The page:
The belief that people who are in therapy are "crazy" or "damaged" is false. The most common demographic of therapy-goers includes everyday people who are suffering from ordinary human problems (financial stress, family conflicts, poor anger management). Only a small percentage of people undergoing therapy have serious mental illnesses. It is a fairly difficult and personal decision for people to begin therapy. This may be due to fear of being judged, not trusting others, or bad experiences in the past with other therapists. Often times, it may be challenging to talk about personal issues and traumatic events, and to begin to explore emotions related to those experiences can be difficult or intimidating.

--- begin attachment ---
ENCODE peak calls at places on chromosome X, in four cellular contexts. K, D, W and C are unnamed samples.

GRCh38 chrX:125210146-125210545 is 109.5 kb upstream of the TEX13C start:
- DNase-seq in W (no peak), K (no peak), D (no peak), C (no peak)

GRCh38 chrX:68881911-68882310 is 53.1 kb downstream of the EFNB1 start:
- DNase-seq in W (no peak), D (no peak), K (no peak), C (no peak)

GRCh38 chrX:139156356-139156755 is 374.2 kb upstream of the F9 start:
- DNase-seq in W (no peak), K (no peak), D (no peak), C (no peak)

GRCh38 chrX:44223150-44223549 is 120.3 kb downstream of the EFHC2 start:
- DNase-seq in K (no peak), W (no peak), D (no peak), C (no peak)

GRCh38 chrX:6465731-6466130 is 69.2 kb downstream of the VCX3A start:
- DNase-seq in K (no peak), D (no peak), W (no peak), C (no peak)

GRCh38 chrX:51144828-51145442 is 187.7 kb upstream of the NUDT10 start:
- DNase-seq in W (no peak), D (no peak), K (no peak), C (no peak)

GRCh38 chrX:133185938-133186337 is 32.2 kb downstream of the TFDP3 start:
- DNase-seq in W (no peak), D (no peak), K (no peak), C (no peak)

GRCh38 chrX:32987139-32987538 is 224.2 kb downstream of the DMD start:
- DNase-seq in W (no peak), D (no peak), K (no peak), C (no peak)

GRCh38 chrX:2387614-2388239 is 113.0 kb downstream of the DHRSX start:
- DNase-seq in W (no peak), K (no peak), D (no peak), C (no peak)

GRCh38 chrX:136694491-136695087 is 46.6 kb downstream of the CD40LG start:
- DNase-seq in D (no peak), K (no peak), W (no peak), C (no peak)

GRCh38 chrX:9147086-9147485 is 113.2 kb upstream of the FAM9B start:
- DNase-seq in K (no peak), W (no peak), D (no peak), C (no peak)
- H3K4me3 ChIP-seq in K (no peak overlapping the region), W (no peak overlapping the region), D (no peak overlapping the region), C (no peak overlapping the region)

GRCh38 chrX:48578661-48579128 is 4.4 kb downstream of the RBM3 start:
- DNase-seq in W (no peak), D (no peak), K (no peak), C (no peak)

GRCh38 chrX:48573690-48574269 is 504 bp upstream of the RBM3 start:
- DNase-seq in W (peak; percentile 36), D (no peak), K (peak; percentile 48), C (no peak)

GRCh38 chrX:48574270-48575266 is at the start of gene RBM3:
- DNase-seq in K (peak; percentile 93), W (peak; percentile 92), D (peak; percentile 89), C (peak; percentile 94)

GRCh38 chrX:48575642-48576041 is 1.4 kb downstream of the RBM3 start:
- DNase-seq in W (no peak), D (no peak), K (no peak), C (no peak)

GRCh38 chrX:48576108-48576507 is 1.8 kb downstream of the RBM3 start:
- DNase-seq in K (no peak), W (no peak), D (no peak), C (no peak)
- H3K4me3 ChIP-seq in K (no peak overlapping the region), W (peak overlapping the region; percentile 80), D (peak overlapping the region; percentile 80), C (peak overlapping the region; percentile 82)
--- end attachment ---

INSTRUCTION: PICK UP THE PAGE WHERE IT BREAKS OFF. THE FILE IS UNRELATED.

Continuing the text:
However, therapy can provide a way to express feelings, understand patterns of thinking, and gain perspective on past events. Therapy can also provide insight into current relationships and allow you to set goals for the future of your dreams. Therapy can help alleviate pain and suffering and add meaning and richness to your life. All creditable therapists seek to improve their clients’ mental health and to act as a confidential careful listeners.